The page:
By law, every care home must have an efficient process for handling complaints. If you are not happy with the way the home handles your complaint, you can contact your local council if they pay for your care.

If you are not satisfied with the response from the care home or the council, you can contact the Local Government Ombudsman by phoning 0300 061 0614 or visiting www.lgo.org.uk. This applies if you pay for your own care or if the council pays for it.

·  Tell us

We want you to tell us about your experiences of care. It helps us decide when, where and what to inspect, and to take action to prevent poor care happening to others in future.

We also want to hear about good experiences of care. See the back cover for the best way to tell us about all your experiences.

Local support groups, such as a local Healthwatch, and voluntary and community organisations also give us information about people’s experiences of care.

However, it is important to know that we cannot make complaints for you or take them up on your behalf because we do not have powers to investigate or resolve them.

How we carry out inspections and take action

Our inspections of care homes are usually unannounced. We talk to people about their experiences of care, as well as talking to the staff and checking systems and processes. We may also look at records about the care that you receive – we must follow strict rules about protecting your information. We often involve other experts in our inspections, including members of the public who have experience of using care services. We call these people ‘Experts by Experience’.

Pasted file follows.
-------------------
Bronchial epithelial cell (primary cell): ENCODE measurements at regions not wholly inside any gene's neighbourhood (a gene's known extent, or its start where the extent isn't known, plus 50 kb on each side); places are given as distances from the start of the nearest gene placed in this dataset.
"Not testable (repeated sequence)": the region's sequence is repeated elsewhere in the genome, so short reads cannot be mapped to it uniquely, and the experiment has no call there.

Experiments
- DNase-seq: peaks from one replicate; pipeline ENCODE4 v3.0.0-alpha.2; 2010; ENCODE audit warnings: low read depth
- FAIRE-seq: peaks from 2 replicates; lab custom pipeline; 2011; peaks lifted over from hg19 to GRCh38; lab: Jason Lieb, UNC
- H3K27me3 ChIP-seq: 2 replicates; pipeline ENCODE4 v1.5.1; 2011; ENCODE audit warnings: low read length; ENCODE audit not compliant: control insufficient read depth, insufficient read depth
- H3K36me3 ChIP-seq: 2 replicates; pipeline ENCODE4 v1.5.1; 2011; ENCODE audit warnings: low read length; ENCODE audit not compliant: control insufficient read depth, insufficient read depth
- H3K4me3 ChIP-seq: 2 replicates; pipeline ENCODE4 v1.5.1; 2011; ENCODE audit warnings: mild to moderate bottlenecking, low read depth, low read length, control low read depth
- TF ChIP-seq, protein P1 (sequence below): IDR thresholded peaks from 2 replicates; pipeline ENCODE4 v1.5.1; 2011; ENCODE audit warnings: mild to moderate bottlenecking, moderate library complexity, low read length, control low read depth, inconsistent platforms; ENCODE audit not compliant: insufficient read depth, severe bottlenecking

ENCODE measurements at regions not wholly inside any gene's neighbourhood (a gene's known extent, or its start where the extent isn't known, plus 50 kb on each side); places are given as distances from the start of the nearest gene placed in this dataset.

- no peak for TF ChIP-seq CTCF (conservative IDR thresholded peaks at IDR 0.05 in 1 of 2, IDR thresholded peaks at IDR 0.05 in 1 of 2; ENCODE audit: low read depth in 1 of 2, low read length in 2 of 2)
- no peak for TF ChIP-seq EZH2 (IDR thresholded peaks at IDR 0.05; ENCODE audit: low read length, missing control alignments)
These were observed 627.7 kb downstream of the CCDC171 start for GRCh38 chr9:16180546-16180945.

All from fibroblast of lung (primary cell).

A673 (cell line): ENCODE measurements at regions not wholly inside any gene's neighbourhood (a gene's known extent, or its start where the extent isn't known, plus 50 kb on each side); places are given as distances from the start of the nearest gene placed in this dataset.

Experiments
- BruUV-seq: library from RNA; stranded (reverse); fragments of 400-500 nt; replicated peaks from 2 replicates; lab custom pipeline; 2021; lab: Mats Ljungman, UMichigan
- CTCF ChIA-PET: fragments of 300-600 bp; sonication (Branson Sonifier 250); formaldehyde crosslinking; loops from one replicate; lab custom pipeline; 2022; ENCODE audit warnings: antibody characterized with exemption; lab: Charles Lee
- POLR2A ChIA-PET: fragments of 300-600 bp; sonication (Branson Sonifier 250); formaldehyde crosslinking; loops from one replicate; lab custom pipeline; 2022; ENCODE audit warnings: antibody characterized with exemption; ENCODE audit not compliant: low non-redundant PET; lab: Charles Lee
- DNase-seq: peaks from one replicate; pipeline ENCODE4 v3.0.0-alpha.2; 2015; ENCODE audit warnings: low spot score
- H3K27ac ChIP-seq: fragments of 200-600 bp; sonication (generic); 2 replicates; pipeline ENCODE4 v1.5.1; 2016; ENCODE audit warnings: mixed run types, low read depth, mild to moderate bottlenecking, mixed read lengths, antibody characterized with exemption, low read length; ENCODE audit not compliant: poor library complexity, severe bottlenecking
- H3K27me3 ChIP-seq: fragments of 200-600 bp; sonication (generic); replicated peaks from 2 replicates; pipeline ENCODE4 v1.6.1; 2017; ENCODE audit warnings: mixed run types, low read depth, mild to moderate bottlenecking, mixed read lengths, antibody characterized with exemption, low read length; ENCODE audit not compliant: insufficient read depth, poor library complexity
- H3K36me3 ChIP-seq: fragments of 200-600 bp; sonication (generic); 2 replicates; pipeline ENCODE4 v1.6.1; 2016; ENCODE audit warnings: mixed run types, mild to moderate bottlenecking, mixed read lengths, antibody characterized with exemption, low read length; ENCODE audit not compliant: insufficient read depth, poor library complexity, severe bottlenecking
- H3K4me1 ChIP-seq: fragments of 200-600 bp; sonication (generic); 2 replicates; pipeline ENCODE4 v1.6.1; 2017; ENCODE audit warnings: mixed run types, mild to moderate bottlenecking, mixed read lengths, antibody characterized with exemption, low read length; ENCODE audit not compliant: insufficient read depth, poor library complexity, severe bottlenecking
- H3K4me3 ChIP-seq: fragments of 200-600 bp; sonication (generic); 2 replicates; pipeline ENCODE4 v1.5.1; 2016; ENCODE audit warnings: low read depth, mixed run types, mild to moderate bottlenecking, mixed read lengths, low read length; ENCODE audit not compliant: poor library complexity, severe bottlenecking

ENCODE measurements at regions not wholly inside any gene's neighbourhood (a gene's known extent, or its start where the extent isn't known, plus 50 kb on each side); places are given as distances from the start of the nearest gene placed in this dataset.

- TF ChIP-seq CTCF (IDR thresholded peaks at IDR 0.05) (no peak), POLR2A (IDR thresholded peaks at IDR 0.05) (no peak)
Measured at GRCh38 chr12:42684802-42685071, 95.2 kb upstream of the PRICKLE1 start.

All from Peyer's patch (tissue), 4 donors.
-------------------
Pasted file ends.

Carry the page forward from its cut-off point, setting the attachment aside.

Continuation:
We will take action if we find that a care home is not meeting the standards of care that everyone has a right to expect (called the fundamental standards). The care home must tell us what it will do to put things right. We can also:

·  issue a fine or formal warning;

·  stop the home from accepting any new residents; and

·  take action to close the home (in extreme cases).

How we keep you informed

Check our website to see our ratings for your care home. You can search by the care home’s name or postcode. Our latest inspection report will describe the good practice we have found, any concerns we have, and any action we have asked it to take to improve. You can also:

·  tell us about your experiences of care;

·  sign up for emails when we publish new inspection reports;

·  sign up to our monthly e-newsletter to get our latest news; and

·  join our public online community to help us do our job better.

How to contact us

Call us on: 03000 616161 (national rates apply)

Email us at:

Look at our website at: www.cqc.org.uk

Write to us at: Care Quality Commission, Citygate, Gallowgate, Newcastle upon Tyne, NE1 4PA

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Download this booklet in other formats on our website. Contact us if you would like this booklet in another language or format.

How we use your information

If you have given us your contact details we will always make sure your information is protected and treated securely. We will not usually share your information without your permission, but there may be exceptional circumstances where we need to do this. We will keep any details you give us in line with the Data Protection Act 1998 and our Code of Practice on Confidential Personal Information (which we publish on our website).